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Normandy Pt 2 – Mont-Saint-Michel


Noted as a must-see destination by US News, Planetware, Lonely Planet, and many others, Mont-Saint-Michel truly lives up to the hype. It’s also a UNESCO World Heritage site.

The abbey

At high tide, Mont-Saint-Michel becomes an island. Luckily for us, we didn’t have to consult the tide tables or risk getting stranded. There is an elevated causeway and shuttle to take you to and from the island.

Another Charming Mediaeval Town

The the buildings are hundreds of years old, the streets are cobbled (and crowded), and there are many, many stairs to get to the abbey. The guidebooks strongly suggested going early in the morning and on a weekday. We went on a Tuesday when they first started running the shuttles and it was still somewhat crowded. By the time we were leaving the abbey, it was wall-to-wall people on the steps and streets.

The Crowning Jewel – The Abbey

The village and the ramparts are fantastic, but the real attraction is the Benedictine Abbey of Mont Saint-Michel, often referred to as “The Wonder of the West.” According to legend (and our guide) the archangel Michael, repeatedly appeared to Bishop Aubert of Avranches in dreams, telling him to build a church on top of the island in A.D. 708. After the third dream and a thump on the head, the Bishop got to work.

Here is another location where it is strongly advised to get your tickets in advance. Even if you want to take the free, self-guided tour you should get your tickets in advance. We chose the Conference Tour, a two-hour guided tour that took us into many areas off-limits to the general public. Well worth the €18.00 each. Be sure you book the tour time for your preferred language.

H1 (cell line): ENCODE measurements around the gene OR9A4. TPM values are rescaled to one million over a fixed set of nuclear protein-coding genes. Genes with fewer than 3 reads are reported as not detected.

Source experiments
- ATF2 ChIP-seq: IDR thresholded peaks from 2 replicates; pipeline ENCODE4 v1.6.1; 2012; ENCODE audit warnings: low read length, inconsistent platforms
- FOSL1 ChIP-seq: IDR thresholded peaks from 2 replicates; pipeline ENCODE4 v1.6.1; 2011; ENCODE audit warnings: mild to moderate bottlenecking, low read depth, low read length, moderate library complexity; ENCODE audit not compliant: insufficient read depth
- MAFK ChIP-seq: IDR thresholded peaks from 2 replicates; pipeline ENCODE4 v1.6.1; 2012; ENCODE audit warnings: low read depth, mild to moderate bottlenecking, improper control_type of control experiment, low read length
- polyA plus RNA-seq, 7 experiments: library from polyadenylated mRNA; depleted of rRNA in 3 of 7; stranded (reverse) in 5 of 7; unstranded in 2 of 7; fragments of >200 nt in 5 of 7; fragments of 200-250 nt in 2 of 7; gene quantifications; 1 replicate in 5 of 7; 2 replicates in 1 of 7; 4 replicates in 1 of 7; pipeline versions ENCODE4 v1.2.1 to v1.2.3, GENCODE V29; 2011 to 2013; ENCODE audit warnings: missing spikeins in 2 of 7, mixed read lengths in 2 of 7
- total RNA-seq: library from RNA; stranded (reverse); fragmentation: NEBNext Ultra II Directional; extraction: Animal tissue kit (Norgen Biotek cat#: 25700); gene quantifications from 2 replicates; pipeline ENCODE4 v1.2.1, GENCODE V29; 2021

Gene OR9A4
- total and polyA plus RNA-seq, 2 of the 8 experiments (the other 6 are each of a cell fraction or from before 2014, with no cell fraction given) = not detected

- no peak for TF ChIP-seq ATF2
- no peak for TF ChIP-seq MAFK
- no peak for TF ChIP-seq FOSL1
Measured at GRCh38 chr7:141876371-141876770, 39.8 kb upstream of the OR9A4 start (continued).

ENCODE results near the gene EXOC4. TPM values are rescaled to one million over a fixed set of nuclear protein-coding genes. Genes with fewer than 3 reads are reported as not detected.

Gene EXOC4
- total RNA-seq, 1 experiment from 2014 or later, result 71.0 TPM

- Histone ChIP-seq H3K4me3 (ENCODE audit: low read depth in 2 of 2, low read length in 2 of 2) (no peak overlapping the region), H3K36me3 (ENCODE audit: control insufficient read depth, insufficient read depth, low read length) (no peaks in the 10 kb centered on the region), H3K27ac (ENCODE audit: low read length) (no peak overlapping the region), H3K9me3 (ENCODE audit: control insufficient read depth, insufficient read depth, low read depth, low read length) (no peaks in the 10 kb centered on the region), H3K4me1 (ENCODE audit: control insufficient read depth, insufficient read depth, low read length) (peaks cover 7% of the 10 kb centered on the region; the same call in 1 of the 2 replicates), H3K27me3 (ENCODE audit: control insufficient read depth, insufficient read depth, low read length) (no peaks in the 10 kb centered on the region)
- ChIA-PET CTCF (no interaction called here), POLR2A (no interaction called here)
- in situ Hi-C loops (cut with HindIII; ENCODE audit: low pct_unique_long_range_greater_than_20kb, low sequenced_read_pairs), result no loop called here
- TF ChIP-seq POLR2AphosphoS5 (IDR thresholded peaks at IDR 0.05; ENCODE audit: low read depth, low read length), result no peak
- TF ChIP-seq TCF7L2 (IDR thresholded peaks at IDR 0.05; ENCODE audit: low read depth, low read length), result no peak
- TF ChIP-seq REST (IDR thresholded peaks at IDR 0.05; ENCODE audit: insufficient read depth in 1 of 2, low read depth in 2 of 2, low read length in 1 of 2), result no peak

Any complex of this size and grandeur would be impressive, but when you consider the extra effort required to get the stones to the island and up the hillside it’s even more so.

The year 2023 Mont-Saint-Michel Abbey is celebrating it’s Millennial anniversary.

What to Know Before You Go

If you want to tour the abbey, even self-guided, get your tickets in advance. I recommend the guided tour, you get to see more of the abbey and hear many interesting stories that you would miss on the self-guided tour.

It gets very crowded in the summer, on school holidays, and on weekends. Go mid-week and go early in the morning.

There are a LOT of stairs. Whether you take the route up the village streets or along the ramparts there are hundreds of stairs to climb. Inside the abbey, if you take the guided tour, there are more steps down into the crypts and throughout the complex.

Bring your own food and drink. Once on the island, you are basically a captive audience and the restaurants are hideously expensive. We were warned before we visited and were very happy with our sandwiches from the boulangerie in Port-en-Bessin.

Be prepared to shell out for parking. We paid more than €20 to park, but at least that included the shuttle to the island.

The specialty — a €45 omelet!

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